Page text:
The marriage is quite oddly unhappy, actually – the dynamic of the traditional over-bearing mother-in-law who won’t let go of her son is occupied by Winifred (“Freddie” – really?) the older sister, which struck me as very strange. Why would Richard choose a wife so far his junior if he enjoys the company of his older sister as a peer? Or is it just poor coincidence that the age gap was so large and really it’s just the Chase business that Richard wanted?

I was so pleased when the sci-fi stopped. I know it was intentionally awful, but still.

Thoughts?

Advent with Atwood

The Blind Assassin Read-along: Parts V-VIII (sort of)

Read-along Parts I-IV

How disproportionately sized are the parts of this book??? I’ve read it every spare moment I’ve had in the last week and I’m at page 404, about 2/3 of the way through the book, and I’m still only in part VII! So apologies for poor division of the parts, and for not doing my own required reading.

However.

It’s becoming more and more readable as it goes along; possibly because there is less and less of the sci-fi story and more of the slow-motion train wreck of Iris Chase’s life. Interspersing it with her days as a pensioner is sort of reassuring because we know that she’s going to get through all the mildly unpleasant parts of her life intact, and we already know that Laura will drive off the bridge so now we’re sort of just waiting for it to happen.

Atwood writes fluently and elegantly but without much showiness; so far I have only noted three quotes:

“On the main street of Port Ticonderoga there were five churches and four banks, all made of stone, all chunky. Sometimes you had to read the names on them to tell the difference, although the banks lacked steeples.”

“Alone and therefore neglected, neglected and therefore unsuccessful. As if I’d been stood up, jilted; as if I had a broken heart. A group of English people in cream-coloured linen stared at me. It wasn’t a hostile stare; it was bland, remote, faintly curious. No one can stare like the English. I felt rumpled and grubby, and of minor interest.”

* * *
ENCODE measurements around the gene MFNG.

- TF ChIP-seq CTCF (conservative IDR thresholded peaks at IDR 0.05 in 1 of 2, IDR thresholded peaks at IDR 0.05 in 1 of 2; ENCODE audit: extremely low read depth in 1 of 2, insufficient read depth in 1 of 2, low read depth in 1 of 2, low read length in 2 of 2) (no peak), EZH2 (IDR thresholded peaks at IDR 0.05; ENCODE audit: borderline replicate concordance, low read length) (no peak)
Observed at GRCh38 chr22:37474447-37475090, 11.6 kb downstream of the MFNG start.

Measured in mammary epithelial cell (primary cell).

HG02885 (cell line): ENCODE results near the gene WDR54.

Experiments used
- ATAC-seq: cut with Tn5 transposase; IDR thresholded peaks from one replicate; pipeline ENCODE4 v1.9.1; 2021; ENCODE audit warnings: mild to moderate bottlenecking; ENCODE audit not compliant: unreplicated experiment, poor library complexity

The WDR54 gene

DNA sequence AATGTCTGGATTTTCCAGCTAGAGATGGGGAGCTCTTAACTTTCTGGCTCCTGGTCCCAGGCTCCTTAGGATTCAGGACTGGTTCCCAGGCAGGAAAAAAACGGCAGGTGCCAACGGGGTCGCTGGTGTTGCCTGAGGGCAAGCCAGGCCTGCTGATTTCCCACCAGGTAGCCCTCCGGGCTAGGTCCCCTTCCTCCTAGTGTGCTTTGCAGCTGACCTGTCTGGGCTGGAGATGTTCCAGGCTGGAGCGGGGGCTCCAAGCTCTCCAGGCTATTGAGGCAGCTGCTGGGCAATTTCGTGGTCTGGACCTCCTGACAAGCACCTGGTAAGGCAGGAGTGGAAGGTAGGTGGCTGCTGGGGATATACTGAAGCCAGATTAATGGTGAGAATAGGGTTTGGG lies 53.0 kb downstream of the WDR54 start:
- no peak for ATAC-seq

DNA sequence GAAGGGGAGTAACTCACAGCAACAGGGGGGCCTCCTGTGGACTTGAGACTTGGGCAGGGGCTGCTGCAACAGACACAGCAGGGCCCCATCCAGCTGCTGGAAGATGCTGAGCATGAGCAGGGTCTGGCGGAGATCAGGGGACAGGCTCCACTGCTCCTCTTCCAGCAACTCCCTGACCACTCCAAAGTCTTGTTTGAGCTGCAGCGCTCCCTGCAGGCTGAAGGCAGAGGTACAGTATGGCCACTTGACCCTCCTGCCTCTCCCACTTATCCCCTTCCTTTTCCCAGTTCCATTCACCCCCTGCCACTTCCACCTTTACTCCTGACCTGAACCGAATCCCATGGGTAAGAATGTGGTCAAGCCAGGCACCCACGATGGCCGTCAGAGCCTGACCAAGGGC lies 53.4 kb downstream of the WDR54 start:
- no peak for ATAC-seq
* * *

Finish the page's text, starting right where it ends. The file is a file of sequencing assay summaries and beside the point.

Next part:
“Why stir everything up again after that many years, with all concerned tucked, like tired children, so neatly into their graves?”

It’s a sad novel; an inevitability of tragedy hangs over the protagonist.

I am enjoying the description of life in between-war Canada, the life Iris had before and after marrying new money (it reminds me of something I’ve read recently, a woman who marries for money rather than love… ah – Wallis Simpson).

Onwards!

Advent with Atwood, Current Affairs

The Penelopiad – Margaret Atwood – 8/10

“Now that I am dead, I know everything.”

200px-ThePenelopiad

My first foray into Atwood (planned as part of Advent with Atwood) was the simplest of hers that I own – a retelling of The Odyssey from Penelope’s point of view. Atwood imagines Penelope in the Underworld thousands of years later (in our modern day), telling the story of her life, with interjections from a Greek tragedy-style chorus. Penelope airs her thoughts on her cousin Helen, the gods’ fickle and mischievous interventions in human life, and sets us straight on some parts of her story. It’s not a long novel, with barely 200 small pages of largish print.

While there were certain aspects of the myth that I had forgotten (Odysseus’ long stay with Calypso being one of them) and others that I did not know as they were a little gruesome for the children’s book of Greek myths I read as a child (the hanging of the twelve young maids), the story was mostly familiar to me. Atwood throws in asides and remarks which reference other myths or characters from the myths, such as Clytemnestra, which make the reader quite smug with recognising them!

Atwood’s characterisation of both Penelope and Odysseus is consistent with my memory of the myth – both wily, fairly quiet, greatly in love and never forgetting a grudge. Penelope’s father is set up as a buffoon and Eurycleia as a meddling but loving old crony. A suspenseful ending was always going to be prohibited by the widespread knowledge of the story, but the dread and fear as the suitors eat up more and more of Penelope’s resources is real.

Somehow there’s not much to say about this. It’s faithful to the original although clever and witty in its own capacity; the characters started by Homer are consistently and congruously transferred, and I thoroughly enjoyed reading it. I read the first hundred pages without interruption; it is perhaps the fact that I was returning to it rather than already being engrossed that made me feel the second half was weaker. In any case, the whole thing is a very quick read as it is both short and captivating.

Additional information: